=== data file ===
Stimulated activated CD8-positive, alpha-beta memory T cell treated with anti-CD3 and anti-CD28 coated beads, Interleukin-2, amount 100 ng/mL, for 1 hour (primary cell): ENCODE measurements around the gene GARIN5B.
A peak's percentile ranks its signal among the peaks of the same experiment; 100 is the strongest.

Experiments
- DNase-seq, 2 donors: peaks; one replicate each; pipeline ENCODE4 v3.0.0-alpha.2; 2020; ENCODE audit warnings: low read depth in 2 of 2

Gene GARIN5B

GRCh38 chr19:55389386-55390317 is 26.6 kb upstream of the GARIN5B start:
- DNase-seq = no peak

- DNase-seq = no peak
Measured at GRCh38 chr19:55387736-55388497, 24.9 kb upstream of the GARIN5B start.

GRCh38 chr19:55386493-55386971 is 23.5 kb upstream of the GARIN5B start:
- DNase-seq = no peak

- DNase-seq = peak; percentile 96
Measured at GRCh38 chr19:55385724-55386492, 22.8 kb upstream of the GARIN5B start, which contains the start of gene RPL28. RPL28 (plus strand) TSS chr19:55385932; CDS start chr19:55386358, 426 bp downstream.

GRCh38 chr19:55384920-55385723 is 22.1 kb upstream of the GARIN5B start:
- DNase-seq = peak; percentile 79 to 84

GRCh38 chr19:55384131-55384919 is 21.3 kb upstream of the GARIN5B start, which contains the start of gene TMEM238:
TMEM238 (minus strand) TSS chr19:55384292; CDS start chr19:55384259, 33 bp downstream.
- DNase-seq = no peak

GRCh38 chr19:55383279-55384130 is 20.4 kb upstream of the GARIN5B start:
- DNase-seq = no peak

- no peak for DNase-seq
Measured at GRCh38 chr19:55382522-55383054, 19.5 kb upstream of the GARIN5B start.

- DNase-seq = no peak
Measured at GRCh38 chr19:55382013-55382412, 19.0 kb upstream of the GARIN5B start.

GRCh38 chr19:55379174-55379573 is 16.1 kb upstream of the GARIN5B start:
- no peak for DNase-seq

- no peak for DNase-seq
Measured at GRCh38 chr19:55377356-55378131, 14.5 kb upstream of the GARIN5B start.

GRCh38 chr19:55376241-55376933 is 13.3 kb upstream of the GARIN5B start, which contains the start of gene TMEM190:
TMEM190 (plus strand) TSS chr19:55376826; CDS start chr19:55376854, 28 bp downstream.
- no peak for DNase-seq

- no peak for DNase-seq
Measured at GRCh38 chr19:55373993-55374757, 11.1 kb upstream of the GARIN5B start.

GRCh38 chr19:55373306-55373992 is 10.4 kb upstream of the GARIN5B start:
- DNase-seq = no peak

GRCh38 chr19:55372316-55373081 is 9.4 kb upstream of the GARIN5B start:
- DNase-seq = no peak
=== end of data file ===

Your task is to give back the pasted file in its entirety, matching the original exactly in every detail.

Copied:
Stimulated activated CD8-positive, alpha-beta memory T cell treated with anti-CD3 and anti-CD28 coated beads, Interleukin-2, amount 100 ng/mL, for 1 hour (primary cell): ENCODE measurements around the gene GARIN5B.
A peak's percentile ranks its signal among the peaks of the same experiment; 100 is the strongest.

Experiments
- DNase-seq, 2 donors: peaks; one replicate each; pipeline ENCODE4 v3.0.0-alpha.2; 2020; ENCODE audit warnings: low read depth in 2 of 2

Gene GARIN5B

GRCh38 chr19:55389386-55390317 is 26.6 kb upstream of the GARIN5B start:
- DNase-seq = no peak

- DNase-seq = no peak
Measured at GRCh38 chr19:55387736-55388497, 24.9 kb upstream of the GARIN5B start.

GRCh38 chr19:55386493-55386971 is 23.5 kb upstream of the GARIN5B start:
- DNase-seq = no peak

- DNase-seq = peak; percentile 96
Measured at GRCh38 chr19:55385724-55386492, 22.8 kb upstream of the GARIN5B start, which contains the start of gene RPL28. RPL28 (plus strand) TSS chr19:55385932; CDS start chr19:55386358, 426 bp downstream.

GRCh38 chr19:55384920-55385723 is 22.1 kb upstream of the GARIN5B start:
- DNase-seq = peak; percentile 79 to 84

GRCh38 chr19:55384131-55384919 is 21.3 kb upstream of the GARIN5B start, which contains the start of gene TMEM238:
TMEM238 (minus strand) TSS chr19:55384292; CDS start chr19:55384259, 33 bp downstream.
- DNase-seq = no peak

GRCh38 chr19:55383279-55384130 is 20.4 kb upstream of the GARIN5B start:
- DNase-seq = no peak

- no peak for DNase-seq
Measured at GRCh38 chr19:55382522-55383054, 19.5 kb upstream of the GARIN5B start.

- DNase-seq = no peak
Measured at GRCh38 chr19:55382013-55382412, 19.0 kb upstream of the GARIN5B start.

GRCh38 chr19:55379174-55379573 is 16.1 kb upstream of the GARIN5B start:
- no peak for DNase-seq

- no peak for DNase-seq
Measured at GRCh38 chr19:55377356-55378131, 14.5 kb upstream of the GARIN5B start.

GRCh38 chr19:55376241-55376933 is 13.3 kb upstream of the GARIN5B start, which contains the start of gene TMEM190:
TMEM190 (plus strand) TSS chr19:55376826; CDS start chr19:55376854, 28 bp downstream.
- no peak for DNase-seq

- no peak for DNase-seq
Measured at GRCh38 chr19:55373993-55374757, 11.1 kb upstream of the GARIN5B start.

GRCh38 chr19:55373306-55373992 is 10.4 kb upstream of the GARIN5B start:
- DNase-seq = no peak

GRCh38 chr19:55372316-55373081 is 9.4 kb upstream of the GARIN5B start:
- DNase-seq = no peak